Harry Nuriev
“6 Fears”
Dallas Contemporary, Design District
April 12–August 2018
“Fears” at Dallas Contemporary is a glimpse into the varied course of the relationships between an architect and a gallery space and between an architect and the design briefs set for him. The bespoke installation also explores Nuriev’s design process, working methods, and philosophical approach and illuminates the emotional and artistic content of his work. Offering insights into culture, society, and architecture, the project is a record of Nuriev’s developing approach and his unique position at the intersection of art and design.

In Loving Memory: 2011–Now
Beefhaus,
Fair Park
April 14: 8–10 PM
Artbeef was founded in 2011 by a group of young artists with a “beef” against cultural institutions in Dallas. Two years later, they were able to create a space—lovingly called Beefhaus—to exhibit art they believed had an impact. It was a place for artists and curators to gather and show work. Over the years, though, its members have moved on, one by one. Unable to maintain the storefront, Beefhaus is hosting its own funeral, “In Loving Memory: 2011–Now.”

Roberto Benavidez
“Illuminated Piñata”
Conduit Gallery, Design District
April 7–May 12
“Illuminated Piñata” marks Roberto Benavidez’s first time showing in Dallas. The Los Angeles–based sculptor was raised in rural South Texas. On view will be a vibrant series of piñatas, created in the image of creatures from the illuminated texts of medieval psalms. Benavidez plays with themes of sexuality, art history, beauty, race, and humor—mixing religious imagery with Latin culture.

Object Lessons
Jay Defeo Works on Paper from the 1970s
Frank Elbaz, Design District
April 5–July 14
This spring, galerie frank elbaz will present the work of Jay DeFeo. Curated by Paul Galvez, the exhibition brings together the artist’s works on paper from the 1970s. The late DeFeo (1929–1989) is perhaps best known for her monumental painting The Rose (1958–66), which took her eight years to create. She was part of a community of artists, poets, and musicians in San Francisco, and worked across mediums including collage, drawing, painting, photography, sculpture, and jewelry.

Selected Works from the Goss-Michael Collection
Goss-Michael Foundation,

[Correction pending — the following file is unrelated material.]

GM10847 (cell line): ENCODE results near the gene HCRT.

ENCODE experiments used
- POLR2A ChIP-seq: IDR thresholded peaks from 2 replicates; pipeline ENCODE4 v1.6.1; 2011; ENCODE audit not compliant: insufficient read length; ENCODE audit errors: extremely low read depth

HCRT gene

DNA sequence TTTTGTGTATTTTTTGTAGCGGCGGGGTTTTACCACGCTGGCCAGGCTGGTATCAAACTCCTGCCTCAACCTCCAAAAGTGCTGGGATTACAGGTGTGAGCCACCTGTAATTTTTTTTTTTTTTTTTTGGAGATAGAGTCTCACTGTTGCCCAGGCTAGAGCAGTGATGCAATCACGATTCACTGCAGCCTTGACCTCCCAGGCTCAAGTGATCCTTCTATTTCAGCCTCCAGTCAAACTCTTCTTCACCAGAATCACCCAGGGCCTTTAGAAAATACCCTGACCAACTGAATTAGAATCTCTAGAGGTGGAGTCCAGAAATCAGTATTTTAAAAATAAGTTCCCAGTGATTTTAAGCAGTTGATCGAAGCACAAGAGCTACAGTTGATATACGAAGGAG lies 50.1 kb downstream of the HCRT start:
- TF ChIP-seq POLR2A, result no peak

Design District
April 13–May 31
Presenting strong, accomplished female figures in the international arts community, alongside highlighted works from the 2018 MTV RE:DEFINE Honoree, Tracey Emin, CBE, this show is in support of, and reaction to, the courageous voices uplifting the message of widespread female disparity across all industries. The video, painting, and sculptures included are by noted artists like Sarah Lucas, Sam Taylor Wood, and Cecily Brown, among others.

Adam Gordon
“The Grey Room”
April 11: 7-9PM
The Power Station,
Deep Ellum
The multidisciplinary artist Adam Gordon lives and works in New York. His practice ranges from immersive installations to video, and from constructed encounters to photorealistic paintings. Using banal materials, he focuses the viewer’s attention on impressions of physicality rather than distinct forms. The effect can at times feel haunting, shadowy, and fluid, questioning our everyday existence.

Ron Mueck
The Modern Art Museum of Fort Worth,
Fort Worth
February 16–May 6
This exhibition marks the artist’s return to the Modern Art Museum of Fort Worth, after his record-breaking show in 2007. This spring Mueck will present six major works made over the past ten years, including two that have never been seen before in North America. First modeled in clay and then cast in silicone, Mueck’s lifelike figures draw upon memory and reality. While his image references are of the everyday, his play with scale creates an added layer of emotional depth and dimension.

Kamrooz Aram
“Focus Series”
The Modern Art Museum of Fort Worth, Fort Worth
March 31–June 17
The work of the Iranian-born, Brooklyn-based artist Kamrooz Aram challenges the narrative of art history, making the case for non-Western influences on modernism and abstraction. In an exhibition of all new work, Aram will continue to investigate the connection between the West and non-Western worlds through installation, sculpture, and painting. Of note are works like Monument for Living in Defeat (2016), which plays with the staging of sculpture, painting, and pedestals, and Ornamental Composition for Social Spaces 1 (2016), which relates pre-modern architecture to Suprematist painting.